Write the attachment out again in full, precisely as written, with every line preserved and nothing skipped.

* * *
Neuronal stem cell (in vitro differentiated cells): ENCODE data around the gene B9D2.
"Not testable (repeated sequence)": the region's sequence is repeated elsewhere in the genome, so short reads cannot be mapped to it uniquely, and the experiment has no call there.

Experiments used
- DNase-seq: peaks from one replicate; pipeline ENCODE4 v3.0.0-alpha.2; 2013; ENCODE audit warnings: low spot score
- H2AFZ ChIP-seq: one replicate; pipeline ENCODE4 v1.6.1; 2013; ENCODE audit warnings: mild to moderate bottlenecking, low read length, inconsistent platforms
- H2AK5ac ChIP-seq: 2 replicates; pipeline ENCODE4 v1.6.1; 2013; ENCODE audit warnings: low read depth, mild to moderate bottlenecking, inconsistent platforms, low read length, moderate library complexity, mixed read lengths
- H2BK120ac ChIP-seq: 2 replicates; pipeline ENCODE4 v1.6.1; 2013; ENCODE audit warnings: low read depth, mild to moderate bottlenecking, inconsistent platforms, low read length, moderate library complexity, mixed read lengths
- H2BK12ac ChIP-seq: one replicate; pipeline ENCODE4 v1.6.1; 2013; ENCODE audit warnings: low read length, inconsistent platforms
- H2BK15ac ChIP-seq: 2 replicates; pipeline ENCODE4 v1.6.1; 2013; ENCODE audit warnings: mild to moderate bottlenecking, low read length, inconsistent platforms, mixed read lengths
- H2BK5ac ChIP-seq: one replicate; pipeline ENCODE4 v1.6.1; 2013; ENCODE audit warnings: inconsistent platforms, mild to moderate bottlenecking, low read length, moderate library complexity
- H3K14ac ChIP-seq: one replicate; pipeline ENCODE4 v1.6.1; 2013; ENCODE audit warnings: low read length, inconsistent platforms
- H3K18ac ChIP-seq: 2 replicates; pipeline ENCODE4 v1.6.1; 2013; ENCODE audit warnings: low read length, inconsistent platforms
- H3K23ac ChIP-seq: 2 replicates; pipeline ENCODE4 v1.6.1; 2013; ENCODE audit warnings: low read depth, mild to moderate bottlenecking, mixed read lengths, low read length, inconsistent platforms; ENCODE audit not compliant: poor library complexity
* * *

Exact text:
Neuronal stem cell (in vitro differentiated cells): ENCODE data around the gene B9D2.
"Not testable (repeated sequence)": the region's sequence is repeated elsewhere in the genome, so short reads cannot be mapped to it uniquely, and the experiment has no call there.

Experiments used
- DNase-seq: peaks from one replicate; pipeline ENCODE4 v3.0.0-alpha.2; 2013; ENCODE audit warnings: low spot score
- H2AFZ ChIP-seq: one replicate; pipeline ENCODE4 v1.6.1; 2013; ENCODE audit warnings: mild to moderate bottlenecking, low read length, inconsistent platforms
- H2AK5ac ChIP-seq: 2 replicates; pipeline ENCODE4 v1.6.1; 2013; ENCODE audit warnings: low read depth, mild to moderate bottlenecking, inconsistent platforms, low read length, moderate library complexity, mixed read lengths
- H2BK120ac ChIP-seq: 2 replicates; pipeline ENCODE4 v1.6.1; 2013; ENCODE audit warnings: low read depth, mild to moderate bottlenecking, inconsistent platforms, low read length, moderate library complexity, mixed read lengths
- H2BK12ac ChIP-seq: one replicate; pipeline ENCODE4 v1.6.1; 2013; ENCODE audit warnings: low read length, inconsistent platforms
- H2BK15ac ChIP-seq: 2 replicates; pipeline ENCODE4 v1.6.1; 2013; ENCODE audit warnings: mild to moderate bottlenecking, low read length, inconsistent platforms, mixed read lengths
- H2BK5ac ChIP-seq: one replicate; pipeline ENCODE4 v1.6.1; 2013; ENCODE audit warnings: inconsistent platforms, mild to moderate bottlenecking, low read length, moderate library complexity
- H3K14ac ChIP-seq: one replicate; pipeline ENCODE4 v1.6.1; 2013; ENCODE audit warnings: low read length, inconsistent platforms
- H3K18ac ChIP-seq: 2 replicates; pipeline ENCODE4 v1.6.1; 2013; ENCODE audit warnings: low read length, inconsistent platforms
- H3K23ac ChIP-seq: 2 replicates; pipeline ENCODE4 v1.6.1; 2013; ENCODE audit warnings: low read depth, mild to moderate bottlenecking, mixed read lengths, low read length, inconsistent platforms; ENCODE audit not compliant: poor library complexity